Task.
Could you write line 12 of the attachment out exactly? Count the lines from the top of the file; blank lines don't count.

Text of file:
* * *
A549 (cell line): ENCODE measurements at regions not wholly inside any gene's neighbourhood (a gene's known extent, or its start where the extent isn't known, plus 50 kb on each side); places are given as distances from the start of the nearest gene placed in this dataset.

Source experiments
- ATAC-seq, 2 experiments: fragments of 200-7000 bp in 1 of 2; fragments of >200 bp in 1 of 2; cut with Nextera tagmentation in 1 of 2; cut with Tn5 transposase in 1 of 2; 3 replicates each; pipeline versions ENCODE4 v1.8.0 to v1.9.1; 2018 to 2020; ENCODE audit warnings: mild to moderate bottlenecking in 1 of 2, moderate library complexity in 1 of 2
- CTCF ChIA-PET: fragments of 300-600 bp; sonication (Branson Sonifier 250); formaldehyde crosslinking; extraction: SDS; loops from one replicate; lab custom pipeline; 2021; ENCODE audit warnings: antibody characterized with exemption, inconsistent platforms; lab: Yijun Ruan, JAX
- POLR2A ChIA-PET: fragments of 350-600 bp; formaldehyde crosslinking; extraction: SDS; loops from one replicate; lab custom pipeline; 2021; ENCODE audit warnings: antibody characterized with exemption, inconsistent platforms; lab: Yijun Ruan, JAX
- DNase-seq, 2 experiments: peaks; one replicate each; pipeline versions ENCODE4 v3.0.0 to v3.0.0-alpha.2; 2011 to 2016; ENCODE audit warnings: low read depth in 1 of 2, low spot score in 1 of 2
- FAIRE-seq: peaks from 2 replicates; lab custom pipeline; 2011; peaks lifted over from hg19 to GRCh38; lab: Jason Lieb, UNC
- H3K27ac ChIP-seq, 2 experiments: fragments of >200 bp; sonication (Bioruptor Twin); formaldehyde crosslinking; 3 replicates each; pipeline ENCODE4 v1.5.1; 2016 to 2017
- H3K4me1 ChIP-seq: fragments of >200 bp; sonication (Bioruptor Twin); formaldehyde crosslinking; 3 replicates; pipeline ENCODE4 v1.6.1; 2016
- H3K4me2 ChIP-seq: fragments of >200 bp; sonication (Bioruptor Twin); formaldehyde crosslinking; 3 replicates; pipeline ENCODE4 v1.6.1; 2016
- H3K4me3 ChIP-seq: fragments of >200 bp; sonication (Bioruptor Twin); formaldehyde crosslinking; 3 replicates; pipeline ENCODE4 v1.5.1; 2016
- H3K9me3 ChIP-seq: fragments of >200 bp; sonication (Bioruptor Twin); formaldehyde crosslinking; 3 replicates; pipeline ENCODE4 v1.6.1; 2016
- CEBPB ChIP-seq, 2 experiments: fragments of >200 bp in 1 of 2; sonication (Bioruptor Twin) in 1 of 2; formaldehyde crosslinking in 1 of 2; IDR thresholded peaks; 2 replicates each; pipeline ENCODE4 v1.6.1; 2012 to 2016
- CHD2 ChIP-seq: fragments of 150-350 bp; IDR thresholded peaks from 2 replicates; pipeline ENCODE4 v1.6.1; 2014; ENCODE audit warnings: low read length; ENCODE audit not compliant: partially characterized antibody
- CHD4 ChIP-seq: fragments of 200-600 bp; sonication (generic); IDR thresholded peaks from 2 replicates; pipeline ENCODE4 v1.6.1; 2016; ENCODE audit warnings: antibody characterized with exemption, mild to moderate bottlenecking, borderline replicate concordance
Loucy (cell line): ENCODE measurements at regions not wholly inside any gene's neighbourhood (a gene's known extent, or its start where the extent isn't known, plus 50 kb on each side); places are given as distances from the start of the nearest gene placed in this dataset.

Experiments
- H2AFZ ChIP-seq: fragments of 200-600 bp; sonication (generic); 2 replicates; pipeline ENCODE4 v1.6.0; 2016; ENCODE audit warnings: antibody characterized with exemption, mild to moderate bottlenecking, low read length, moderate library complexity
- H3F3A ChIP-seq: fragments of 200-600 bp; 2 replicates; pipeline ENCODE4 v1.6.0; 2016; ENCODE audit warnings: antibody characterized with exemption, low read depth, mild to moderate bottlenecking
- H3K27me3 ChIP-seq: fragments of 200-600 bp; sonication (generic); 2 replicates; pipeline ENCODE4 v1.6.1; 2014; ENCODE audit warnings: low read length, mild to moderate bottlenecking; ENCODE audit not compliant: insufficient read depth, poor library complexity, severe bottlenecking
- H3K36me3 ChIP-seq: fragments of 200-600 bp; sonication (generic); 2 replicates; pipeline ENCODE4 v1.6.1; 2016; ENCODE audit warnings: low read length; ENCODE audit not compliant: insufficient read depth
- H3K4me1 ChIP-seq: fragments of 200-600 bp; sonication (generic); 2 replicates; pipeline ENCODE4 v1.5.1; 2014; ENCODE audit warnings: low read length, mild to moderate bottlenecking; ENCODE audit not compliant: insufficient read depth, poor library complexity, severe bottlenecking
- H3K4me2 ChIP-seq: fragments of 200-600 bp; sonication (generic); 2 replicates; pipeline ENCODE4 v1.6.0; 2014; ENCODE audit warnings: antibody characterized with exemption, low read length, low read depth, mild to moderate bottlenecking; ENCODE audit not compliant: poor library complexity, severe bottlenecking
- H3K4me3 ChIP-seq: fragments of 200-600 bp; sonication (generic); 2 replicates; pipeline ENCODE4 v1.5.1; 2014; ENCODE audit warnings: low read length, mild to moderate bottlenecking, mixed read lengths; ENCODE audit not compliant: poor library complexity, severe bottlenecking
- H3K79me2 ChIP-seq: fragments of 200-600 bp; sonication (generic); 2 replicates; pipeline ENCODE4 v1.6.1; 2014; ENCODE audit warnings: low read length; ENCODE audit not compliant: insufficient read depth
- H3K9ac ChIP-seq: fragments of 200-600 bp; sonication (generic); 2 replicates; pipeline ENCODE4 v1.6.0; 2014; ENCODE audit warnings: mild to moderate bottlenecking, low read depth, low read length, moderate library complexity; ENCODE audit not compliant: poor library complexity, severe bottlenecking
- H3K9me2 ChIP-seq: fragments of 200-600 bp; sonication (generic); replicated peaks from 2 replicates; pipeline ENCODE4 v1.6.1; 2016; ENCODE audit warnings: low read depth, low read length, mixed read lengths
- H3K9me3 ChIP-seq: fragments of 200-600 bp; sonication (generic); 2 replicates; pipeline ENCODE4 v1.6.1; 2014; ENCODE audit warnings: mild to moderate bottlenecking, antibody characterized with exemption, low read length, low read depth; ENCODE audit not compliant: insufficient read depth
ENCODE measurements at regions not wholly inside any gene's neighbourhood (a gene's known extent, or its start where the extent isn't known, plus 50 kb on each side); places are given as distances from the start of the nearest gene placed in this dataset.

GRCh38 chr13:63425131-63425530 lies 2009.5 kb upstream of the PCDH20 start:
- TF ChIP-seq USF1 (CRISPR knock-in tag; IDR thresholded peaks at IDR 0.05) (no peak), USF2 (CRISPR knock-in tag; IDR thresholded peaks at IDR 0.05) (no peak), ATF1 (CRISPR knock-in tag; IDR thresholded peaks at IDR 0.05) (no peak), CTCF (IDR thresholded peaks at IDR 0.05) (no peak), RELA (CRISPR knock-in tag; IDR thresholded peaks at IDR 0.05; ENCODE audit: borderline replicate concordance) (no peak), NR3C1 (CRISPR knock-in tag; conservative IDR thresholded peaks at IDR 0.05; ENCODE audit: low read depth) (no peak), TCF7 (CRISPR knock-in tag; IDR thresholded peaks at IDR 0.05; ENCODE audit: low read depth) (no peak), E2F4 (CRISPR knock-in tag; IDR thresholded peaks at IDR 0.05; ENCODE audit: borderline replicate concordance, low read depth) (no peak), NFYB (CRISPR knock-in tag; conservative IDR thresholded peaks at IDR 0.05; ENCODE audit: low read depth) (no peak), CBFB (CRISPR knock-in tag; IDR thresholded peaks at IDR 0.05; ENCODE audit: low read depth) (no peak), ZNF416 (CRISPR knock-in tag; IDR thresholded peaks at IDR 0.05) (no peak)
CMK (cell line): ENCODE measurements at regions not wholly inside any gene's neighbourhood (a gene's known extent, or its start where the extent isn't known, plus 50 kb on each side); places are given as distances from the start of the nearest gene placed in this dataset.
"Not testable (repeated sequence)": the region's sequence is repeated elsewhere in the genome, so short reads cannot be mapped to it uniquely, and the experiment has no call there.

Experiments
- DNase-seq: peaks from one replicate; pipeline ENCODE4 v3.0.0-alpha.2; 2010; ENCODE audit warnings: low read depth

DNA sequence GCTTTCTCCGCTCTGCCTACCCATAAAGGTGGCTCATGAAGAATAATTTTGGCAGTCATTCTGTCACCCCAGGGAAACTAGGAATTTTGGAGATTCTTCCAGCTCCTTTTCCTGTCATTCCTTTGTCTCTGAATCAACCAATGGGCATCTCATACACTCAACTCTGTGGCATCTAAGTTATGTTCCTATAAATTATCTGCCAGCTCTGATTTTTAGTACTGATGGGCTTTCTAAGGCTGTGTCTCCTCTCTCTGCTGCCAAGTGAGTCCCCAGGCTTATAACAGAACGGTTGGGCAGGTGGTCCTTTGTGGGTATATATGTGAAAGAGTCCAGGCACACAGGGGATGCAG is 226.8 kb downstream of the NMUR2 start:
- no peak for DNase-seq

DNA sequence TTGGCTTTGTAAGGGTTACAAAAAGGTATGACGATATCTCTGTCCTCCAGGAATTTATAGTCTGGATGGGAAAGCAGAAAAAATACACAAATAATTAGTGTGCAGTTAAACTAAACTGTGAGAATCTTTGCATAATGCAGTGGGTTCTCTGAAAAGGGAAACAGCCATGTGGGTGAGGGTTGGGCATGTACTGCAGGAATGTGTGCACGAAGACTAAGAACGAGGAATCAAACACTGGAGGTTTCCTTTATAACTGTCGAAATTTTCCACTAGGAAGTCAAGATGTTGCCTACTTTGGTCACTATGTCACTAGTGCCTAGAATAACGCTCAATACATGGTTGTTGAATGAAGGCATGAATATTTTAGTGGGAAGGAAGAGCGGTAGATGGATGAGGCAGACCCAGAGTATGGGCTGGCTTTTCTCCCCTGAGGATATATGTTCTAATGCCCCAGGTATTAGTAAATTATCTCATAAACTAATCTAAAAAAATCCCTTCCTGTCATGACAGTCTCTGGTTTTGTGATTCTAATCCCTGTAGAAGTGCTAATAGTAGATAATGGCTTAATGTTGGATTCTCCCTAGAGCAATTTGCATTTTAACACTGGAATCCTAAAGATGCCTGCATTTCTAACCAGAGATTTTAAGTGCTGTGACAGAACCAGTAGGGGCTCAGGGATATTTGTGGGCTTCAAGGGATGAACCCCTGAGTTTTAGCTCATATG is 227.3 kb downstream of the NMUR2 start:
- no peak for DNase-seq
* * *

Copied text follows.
- H3K9me3 ChIP-seq: fragments of >200 bp; sonication (Bioruptor Twin); formaldehyde crosslinking; 3 replicates; pipeline ENCODE4 v1.6.1; 2016